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Poll: Mitt Romney atop fluid GOP race with 28%

Mitt Romney campaigning in South Carolina
Republican presidential hopeful Mitt Romney talks to journalists after a campaign rally in Florence, South Carolina, Jan. 17, 2012. Getty

CBS News Poll analysis by the CBS News Polling Unit: Sarah Dutton, Jennifer De Pinto, Fred Backus and Anthony Salvanto.

A new CBS News/New York Times poll shows Mitt Romney has opened up a statistically significant lead among Republican primary voters across the nation trying to decide who should represent their party in this year's presidential election, but it's still a fluid race.

Romney gets 28 percent support among a fractured field of candidates, with Newt Gingrich in second with 21 percent, and Rick Santorum and Ron Paul (each coming off a strong early-state showings) nearly tied for third place with 16 and 15 percent, respectively.

GOP Nomination

The race is still tight race among some key groups, including Tea Party backers - the voters who powered the party's gains in 2010 Congressional elections and may yet prove pivotal in this race. They comprise 44 percent of Republican primary voters in this poll.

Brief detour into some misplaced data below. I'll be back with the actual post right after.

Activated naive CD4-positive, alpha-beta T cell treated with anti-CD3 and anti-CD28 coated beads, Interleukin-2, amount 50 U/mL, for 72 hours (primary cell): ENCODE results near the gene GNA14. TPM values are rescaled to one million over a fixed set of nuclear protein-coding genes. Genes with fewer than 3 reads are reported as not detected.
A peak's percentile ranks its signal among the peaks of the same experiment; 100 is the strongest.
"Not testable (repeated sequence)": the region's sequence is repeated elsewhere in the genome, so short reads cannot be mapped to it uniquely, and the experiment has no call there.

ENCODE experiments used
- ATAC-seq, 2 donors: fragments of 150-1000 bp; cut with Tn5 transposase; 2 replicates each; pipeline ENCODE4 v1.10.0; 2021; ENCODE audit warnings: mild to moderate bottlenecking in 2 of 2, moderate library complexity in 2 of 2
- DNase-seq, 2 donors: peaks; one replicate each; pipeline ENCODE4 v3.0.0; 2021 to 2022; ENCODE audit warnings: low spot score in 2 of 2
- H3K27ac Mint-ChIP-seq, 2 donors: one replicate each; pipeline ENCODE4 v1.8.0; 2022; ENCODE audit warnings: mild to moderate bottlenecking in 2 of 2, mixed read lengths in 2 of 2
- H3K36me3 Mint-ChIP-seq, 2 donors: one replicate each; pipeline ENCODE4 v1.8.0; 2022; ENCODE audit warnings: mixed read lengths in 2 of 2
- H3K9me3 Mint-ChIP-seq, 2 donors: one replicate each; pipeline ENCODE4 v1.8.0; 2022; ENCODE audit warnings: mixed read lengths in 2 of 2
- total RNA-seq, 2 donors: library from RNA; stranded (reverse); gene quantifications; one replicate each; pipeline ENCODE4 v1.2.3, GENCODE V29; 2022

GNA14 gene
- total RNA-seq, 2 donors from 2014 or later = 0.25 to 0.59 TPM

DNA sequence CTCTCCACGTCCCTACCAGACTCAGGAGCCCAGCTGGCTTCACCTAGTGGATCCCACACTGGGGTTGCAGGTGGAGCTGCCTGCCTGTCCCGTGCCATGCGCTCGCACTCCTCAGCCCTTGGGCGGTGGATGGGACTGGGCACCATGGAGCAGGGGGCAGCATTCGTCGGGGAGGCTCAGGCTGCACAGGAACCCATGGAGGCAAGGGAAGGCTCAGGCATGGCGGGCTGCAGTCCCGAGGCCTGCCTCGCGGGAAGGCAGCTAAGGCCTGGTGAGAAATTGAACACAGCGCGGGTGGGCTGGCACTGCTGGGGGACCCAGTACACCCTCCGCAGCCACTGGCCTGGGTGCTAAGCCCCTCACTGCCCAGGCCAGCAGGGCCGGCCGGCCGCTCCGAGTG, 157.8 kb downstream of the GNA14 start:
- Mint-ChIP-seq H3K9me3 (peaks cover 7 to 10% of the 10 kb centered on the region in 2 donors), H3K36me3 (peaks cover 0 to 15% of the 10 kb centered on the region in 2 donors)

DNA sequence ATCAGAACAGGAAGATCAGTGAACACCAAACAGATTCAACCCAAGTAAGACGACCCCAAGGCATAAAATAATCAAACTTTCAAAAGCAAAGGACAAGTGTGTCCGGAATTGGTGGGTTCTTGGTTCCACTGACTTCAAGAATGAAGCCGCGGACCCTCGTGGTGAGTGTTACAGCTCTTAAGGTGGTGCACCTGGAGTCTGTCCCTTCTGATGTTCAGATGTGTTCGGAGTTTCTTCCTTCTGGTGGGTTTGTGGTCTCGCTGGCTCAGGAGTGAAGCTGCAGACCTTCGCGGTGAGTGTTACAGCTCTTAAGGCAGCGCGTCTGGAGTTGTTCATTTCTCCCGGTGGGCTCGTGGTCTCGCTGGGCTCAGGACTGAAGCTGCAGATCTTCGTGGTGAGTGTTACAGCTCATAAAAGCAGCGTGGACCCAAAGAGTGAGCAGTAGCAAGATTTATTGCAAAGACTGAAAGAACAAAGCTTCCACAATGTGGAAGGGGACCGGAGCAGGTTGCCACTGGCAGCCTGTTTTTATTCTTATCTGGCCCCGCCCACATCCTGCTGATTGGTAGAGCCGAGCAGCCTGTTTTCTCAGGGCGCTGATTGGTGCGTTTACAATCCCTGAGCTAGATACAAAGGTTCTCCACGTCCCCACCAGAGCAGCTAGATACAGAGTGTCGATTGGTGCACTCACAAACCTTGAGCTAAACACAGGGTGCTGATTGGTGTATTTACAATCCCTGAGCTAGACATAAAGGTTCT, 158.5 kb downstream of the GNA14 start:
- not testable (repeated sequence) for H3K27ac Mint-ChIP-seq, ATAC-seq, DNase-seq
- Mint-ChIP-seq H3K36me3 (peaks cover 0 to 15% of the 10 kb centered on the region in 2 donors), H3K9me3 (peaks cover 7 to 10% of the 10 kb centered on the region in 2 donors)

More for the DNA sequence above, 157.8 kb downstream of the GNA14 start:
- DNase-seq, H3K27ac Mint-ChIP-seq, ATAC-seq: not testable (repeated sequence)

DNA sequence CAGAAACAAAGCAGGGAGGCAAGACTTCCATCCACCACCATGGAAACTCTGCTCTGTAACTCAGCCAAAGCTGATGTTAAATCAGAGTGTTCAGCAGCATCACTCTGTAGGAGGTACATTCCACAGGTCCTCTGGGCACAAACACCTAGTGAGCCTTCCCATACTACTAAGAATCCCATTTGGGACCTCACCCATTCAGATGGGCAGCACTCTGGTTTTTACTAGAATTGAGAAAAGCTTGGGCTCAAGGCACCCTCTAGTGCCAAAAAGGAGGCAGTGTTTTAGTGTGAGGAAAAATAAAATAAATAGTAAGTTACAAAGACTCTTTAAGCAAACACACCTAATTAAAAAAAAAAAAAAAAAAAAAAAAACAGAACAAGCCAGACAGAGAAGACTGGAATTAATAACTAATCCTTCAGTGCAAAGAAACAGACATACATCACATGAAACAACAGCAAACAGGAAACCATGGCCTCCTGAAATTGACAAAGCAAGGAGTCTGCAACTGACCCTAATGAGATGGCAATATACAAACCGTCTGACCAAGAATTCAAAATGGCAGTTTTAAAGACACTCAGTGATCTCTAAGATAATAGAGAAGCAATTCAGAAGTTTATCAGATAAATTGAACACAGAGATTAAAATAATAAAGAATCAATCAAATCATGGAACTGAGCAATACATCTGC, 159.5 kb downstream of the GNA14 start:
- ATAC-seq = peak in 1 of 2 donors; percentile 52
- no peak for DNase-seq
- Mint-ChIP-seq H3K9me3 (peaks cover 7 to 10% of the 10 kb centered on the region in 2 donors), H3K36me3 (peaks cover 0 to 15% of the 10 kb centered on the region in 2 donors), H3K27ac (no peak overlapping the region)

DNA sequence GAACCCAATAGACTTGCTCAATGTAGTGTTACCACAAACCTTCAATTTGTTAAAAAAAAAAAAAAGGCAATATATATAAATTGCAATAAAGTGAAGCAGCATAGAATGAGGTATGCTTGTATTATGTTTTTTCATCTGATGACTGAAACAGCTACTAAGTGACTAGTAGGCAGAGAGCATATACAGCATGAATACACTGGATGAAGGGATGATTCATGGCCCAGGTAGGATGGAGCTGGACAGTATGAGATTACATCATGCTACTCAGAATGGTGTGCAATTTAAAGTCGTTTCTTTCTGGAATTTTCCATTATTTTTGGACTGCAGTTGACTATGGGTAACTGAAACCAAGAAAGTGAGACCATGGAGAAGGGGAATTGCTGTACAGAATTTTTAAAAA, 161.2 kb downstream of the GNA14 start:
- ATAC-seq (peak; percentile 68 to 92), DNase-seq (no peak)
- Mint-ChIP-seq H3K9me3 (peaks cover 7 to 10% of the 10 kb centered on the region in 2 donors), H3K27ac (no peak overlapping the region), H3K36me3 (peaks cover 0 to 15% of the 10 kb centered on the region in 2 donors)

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Special section: Campaign 2012

Ginrich polls much more evenly with Romney among those Tea Party voters, with just a point separating the two men - 29 percent favor Romney and 28 percent support Gingrich.

As this and other polls have noted throughout the contest, the lion's share of voters - 74 percent - say they could still change their minds about whom to support - and so the race remains fluid.

This poll was conducted by telephone from January 12-17, 2012 among 1,154 adults nationwide. 1,021 interviews were conducted with registered voters and 340 with voters who said they plan to vote in a Republican primary. Phone numbers were dialed from samples of both standard land-line and cell phones. The error due to sampling for results based on the entire sample could be plus or minus three percentage points. The margin of error for the sample of registered voters could be plus or minus three points and five points for the sample of Republican primary voters. The error for subgroups may be higher. This poll release conforms to the Standards of Disclosure of the National Council on Public Polls.

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